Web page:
Council: decision on Covid relief delayed


The Town Council’s end of month meeting last night went by at an unusual clip, the open session drawing to a close after just an hour and a half.
Left: Chairing the council meeting by Zoom is a lonely affair – Mayor Damien Ryan  socially distanced in the board room. 
This was partly because the main items of business were postponed. These were the three proposals by councillors to provide relief to the community in response to the COVID-19 shutdown.
They will now be considered early next week in a separate decision-making meeting.
But Mayor Damien Ryan in the chair seemed to be pressing more than usual to get through business quickly. Perhaps this was to get an early start on the confidential session, which had legal advice on the possible compulsory acquisition of Anzac Oval to consider. This advice remains under wraps.
Also on the agenda, and related to two of the councillors’ proposed relief packages, was the NT Government’s Public Benefit Concessions Policy for Commercial Ratepayers, supporting a fund to go towards waivers for commercial ratepayers in the first quarter of 2020-21, followed by a deferment in the second quarter.
The Elected Members voted to adopt this policy, the necessary first step before seeing just how much money will become available locally (a total of $6m  is available for all Territory councils).
Both Councillors Eli Melky and Marli Banks had proposed rates-related relief measures.
Officers had done some analysis of the impact of their proposals, as well as of Deputy Mayor Matt Paterson’s voucher scheme, the critical questions being how would the proposed measures be funded and what impact would they have on council’s service delivery.
Officers also had an alternative to propose: a $5m COVID-19 reserve. Just how it will be spent will
be the subject of budget discussions in the coming weeks, with announcement of confirmed measures in June or July, they proposed.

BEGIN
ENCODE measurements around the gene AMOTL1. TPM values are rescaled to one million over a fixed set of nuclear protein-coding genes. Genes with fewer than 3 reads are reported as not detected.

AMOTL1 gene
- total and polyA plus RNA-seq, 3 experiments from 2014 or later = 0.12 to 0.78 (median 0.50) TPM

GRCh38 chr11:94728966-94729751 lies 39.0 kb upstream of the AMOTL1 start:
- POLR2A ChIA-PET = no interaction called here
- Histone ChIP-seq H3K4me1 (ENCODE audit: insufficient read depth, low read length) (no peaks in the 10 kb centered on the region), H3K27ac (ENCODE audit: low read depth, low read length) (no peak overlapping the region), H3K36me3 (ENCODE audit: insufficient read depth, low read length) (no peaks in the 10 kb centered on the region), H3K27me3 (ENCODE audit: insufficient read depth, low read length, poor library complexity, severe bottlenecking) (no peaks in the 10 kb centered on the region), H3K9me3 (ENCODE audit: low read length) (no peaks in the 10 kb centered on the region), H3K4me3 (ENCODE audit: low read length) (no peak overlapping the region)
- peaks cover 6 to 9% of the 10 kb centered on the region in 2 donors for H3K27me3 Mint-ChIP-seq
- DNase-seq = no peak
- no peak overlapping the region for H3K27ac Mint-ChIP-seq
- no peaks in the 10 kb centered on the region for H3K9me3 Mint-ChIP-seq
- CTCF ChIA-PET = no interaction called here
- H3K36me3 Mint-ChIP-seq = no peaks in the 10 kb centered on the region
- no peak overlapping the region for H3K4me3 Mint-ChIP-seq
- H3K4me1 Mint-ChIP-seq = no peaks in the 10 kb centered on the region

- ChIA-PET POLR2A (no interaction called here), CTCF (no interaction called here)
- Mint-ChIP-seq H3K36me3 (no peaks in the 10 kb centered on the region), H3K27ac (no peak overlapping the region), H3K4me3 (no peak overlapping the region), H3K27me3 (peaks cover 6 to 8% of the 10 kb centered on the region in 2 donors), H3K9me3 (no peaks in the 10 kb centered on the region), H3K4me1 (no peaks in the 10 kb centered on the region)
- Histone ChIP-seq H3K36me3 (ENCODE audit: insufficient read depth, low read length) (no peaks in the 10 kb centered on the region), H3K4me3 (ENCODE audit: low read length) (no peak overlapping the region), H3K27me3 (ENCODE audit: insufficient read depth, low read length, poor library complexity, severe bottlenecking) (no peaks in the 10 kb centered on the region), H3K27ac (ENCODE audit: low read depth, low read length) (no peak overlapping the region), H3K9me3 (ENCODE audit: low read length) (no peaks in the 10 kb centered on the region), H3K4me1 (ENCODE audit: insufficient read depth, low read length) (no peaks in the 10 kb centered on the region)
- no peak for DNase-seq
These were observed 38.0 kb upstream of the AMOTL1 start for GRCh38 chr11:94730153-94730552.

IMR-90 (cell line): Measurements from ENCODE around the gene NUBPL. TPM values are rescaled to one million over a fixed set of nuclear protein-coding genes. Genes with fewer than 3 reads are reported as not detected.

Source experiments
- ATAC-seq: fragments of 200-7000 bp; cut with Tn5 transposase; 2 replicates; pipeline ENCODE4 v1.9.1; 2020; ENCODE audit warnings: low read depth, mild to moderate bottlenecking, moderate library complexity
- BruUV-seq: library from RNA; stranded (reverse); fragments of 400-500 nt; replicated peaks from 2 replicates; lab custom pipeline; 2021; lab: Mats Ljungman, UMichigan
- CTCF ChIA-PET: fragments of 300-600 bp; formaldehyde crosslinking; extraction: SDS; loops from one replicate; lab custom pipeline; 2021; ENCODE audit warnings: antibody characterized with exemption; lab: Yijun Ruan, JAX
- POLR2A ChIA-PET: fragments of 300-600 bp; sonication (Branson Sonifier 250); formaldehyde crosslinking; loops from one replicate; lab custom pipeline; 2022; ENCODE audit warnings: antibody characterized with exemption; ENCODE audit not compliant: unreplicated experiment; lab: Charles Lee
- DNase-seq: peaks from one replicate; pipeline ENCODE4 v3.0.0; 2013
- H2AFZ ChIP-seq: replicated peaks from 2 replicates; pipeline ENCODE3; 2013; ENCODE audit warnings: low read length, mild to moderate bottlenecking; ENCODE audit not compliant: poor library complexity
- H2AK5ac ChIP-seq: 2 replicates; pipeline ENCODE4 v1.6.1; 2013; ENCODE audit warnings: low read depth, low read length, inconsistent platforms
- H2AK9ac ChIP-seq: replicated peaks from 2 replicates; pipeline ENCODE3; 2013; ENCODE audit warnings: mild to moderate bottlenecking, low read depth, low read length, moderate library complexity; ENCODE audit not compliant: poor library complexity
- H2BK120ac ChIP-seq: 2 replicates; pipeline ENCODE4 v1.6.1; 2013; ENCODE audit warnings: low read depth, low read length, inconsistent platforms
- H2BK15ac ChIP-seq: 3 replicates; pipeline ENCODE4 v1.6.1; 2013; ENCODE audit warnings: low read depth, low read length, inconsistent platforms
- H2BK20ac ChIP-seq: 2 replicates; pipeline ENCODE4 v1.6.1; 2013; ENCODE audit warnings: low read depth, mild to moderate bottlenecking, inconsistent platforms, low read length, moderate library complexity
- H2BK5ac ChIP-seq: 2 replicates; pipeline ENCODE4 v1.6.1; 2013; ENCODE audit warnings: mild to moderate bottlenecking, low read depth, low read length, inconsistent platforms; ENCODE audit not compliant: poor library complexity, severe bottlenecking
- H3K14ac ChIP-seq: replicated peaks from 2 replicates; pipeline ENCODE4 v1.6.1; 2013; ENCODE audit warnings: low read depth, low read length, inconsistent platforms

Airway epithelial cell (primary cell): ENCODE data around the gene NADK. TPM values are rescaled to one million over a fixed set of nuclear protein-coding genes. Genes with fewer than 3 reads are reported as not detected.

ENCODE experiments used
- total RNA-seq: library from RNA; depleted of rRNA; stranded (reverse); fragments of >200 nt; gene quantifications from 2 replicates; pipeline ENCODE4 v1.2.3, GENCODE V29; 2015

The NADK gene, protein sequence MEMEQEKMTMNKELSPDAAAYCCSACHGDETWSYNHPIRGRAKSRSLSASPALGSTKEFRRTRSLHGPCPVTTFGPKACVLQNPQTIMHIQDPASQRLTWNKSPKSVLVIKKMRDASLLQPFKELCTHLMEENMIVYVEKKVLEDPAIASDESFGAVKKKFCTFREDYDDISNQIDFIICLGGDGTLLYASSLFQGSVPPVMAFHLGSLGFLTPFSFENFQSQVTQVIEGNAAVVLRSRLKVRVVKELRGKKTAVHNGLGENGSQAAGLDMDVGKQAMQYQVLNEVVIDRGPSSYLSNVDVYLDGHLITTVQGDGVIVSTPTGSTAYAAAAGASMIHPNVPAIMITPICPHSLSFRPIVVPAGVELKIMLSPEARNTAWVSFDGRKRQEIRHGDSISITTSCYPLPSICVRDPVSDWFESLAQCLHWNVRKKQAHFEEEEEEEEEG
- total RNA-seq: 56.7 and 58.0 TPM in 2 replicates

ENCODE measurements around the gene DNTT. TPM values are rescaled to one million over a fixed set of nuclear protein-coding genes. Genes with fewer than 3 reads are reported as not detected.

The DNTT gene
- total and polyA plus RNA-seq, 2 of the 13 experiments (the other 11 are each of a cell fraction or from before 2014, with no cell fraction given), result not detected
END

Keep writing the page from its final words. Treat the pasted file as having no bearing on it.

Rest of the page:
Meanwhile, there has been minimal uptake of council’s offer to defer rates payments in hardship cases, with just four applications from commercial ratepayers, and two from residents.
Although the numbers seem tiny, Director of Corporate Services Sabine Taylor, to a question from Cr Jacinta Price (above left), said that it was “most unusual” to have four hardship applications from businesses.
Cr Price, while supporting the idea of $5m reserve, also asked about returning it to general revenue if it is underspent, in the case of the community turning rather towards relief from other governments’ measures.
It would be a matter of adding words like “as required”, said CEO Robert Jennings.
He agreed with Cr Melky (above right) that councillors should take the time to absorb all the necessary information in relation to relief measures “to get this right”.
Councillors supported his suggestions that officers workshop with them the various considerations, which would be followed by a special general meeting to formalise the outcomes.


  1. Come on Council, make a decision and the right one, waive the next instalment.
    While a voucher scheme sounds all warm and fuzzy, you can’t spend the voucher at a property that has had to close because the landlord can’t pay the rates.
    And no, I am not a landlord, but I can understand the choice many will be facing.

  2. Michael Dean, how will waiving the next instalment work for those who have permanent transfer from their bank to the Council’s account? Credit for next year?


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